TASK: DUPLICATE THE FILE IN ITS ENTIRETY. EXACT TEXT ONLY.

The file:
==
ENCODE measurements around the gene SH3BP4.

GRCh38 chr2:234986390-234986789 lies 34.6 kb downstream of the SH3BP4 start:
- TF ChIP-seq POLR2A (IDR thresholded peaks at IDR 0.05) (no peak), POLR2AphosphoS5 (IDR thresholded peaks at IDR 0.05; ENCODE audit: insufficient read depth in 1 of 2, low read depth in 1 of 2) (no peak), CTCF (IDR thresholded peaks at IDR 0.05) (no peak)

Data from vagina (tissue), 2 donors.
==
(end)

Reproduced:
ENCODE measurements around the gene SH3BP4.

GRCh38 chr2:234986390-234986789 lies 34.6 kb downstream of the SH3BP4 start:
- TF ChIP-seq POLR2A (IDR thresholded peaks at IDR 0.05) (no peak), POLR2AphosphoS5 (IDR thresholded peaks at IDR 0.05; ENCODE audit: insufficient read depth in 1 of 2, low read depth in 1 of 2) (no peak), CTCF (IDR thresholded peaks at IDR 0.05) (no peak)

Data from vagina (tissue), 2 donors.